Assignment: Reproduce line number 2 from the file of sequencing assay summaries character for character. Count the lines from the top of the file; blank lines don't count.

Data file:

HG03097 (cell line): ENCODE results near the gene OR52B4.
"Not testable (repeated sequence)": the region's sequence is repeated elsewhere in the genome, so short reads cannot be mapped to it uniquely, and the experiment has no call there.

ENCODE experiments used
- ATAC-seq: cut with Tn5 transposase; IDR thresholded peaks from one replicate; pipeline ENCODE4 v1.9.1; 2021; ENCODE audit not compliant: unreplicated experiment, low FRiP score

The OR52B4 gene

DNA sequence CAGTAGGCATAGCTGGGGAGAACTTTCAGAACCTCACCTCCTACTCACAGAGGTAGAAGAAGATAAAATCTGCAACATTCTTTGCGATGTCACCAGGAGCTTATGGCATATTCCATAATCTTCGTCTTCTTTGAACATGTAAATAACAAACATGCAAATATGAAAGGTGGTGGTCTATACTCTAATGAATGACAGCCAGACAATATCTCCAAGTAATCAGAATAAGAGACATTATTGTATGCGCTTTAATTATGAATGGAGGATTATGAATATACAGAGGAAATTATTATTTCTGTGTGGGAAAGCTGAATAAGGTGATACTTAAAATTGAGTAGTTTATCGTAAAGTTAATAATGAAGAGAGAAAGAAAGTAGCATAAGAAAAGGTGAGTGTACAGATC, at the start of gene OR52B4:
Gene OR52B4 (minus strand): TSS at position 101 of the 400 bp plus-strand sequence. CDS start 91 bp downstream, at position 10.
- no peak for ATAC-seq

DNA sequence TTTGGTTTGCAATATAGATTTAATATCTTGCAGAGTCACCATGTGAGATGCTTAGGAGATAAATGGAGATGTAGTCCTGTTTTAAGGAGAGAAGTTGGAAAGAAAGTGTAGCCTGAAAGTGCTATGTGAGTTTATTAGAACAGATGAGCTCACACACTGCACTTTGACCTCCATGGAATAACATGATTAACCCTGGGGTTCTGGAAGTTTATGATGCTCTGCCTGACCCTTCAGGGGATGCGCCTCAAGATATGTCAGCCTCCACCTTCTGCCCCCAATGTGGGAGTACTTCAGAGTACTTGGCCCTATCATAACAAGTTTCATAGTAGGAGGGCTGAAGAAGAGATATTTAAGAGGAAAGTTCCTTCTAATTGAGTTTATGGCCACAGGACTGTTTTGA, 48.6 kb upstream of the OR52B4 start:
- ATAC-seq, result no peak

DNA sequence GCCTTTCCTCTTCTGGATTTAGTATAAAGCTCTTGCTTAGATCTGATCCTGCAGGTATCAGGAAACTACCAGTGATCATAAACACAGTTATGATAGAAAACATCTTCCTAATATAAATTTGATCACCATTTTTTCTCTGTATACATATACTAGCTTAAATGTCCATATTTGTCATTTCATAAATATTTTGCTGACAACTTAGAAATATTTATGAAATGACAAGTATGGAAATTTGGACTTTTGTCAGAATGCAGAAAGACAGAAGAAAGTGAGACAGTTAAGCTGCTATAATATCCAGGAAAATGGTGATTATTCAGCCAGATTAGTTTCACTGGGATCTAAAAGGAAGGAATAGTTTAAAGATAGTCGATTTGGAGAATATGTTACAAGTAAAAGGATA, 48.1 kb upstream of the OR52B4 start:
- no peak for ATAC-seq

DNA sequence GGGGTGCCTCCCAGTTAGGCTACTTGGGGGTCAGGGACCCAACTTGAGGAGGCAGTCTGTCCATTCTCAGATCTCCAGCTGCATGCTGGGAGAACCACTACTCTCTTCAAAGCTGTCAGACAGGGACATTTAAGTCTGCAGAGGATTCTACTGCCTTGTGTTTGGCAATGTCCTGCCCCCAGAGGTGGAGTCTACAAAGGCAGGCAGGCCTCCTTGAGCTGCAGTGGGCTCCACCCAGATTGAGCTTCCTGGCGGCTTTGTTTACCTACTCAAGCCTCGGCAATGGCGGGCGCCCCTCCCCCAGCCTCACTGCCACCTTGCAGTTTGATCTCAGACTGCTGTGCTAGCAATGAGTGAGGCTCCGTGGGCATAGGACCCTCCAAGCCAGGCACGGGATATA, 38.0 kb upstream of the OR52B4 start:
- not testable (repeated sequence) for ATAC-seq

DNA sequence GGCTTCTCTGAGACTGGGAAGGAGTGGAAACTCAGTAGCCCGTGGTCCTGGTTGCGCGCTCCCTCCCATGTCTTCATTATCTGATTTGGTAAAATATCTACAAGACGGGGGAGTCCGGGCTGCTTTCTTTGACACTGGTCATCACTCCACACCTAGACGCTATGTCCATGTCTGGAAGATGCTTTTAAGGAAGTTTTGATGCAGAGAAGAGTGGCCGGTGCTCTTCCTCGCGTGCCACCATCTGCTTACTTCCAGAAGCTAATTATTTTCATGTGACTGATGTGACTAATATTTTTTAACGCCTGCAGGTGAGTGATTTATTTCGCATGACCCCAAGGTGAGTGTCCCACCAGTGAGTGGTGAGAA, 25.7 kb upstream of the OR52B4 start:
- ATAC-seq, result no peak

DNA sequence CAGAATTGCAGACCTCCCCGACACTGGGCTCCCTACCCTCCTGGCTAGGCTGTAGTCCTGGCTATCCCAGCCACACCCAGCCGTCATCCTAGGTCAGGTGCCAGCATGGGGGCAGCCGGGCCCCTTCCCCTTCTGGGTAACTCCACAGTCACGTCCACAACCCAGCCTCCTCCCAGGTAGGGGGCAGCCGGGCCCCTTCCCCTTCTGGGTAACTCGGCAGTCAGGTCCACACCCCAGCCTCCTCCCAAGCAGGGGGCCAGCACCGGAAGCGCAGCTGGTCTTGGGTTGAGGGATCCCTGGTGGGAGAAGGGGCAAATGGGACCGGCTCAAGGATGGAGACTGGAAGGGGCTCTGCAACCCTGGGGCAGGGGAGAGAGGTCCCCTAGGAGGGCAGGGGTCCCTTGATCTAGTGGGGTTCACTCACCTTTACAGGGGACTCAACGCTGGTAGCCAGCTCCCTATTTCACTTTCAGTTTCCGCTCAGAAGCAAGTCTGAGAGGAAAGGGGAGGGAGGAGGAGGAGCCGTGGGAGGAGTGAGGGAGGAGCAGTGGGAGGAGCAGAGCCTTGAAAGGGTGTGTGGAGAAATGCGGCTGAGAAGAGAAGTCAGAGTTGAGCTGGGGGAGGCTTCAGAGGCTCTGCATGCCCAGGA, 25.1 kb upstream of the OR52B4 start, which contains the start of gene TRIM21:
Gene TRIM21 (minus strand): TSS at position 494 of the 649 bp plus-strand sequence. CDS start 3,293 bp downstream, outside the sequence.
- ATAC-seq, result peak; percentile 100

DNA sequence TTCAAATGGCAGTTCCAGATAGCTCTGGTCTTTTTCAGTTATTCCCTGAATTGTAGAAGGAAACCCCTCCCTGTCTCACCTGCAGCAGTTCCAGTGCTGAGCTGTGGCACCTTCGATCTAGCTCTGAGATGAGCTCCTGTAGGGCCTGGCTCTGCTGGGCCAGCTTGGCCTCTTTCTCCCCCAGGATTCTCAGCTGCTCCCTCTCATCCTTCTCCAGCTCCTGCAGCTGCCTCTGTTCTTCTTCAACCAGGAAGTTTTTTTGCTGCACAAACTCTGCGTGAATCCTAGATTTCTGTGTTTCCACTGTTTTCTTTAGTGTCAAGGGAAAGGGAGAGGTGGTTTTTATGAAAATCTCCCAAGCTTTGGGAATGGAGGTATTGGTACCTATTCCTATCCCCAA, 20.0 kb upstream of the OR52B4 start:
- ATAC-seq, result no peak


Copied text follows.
"Not testable (repeated sequence)": the region's sequence is repeated elsewhere in the genome, so short reads cannot be mapped to it uniquely, and the experiment has no call there.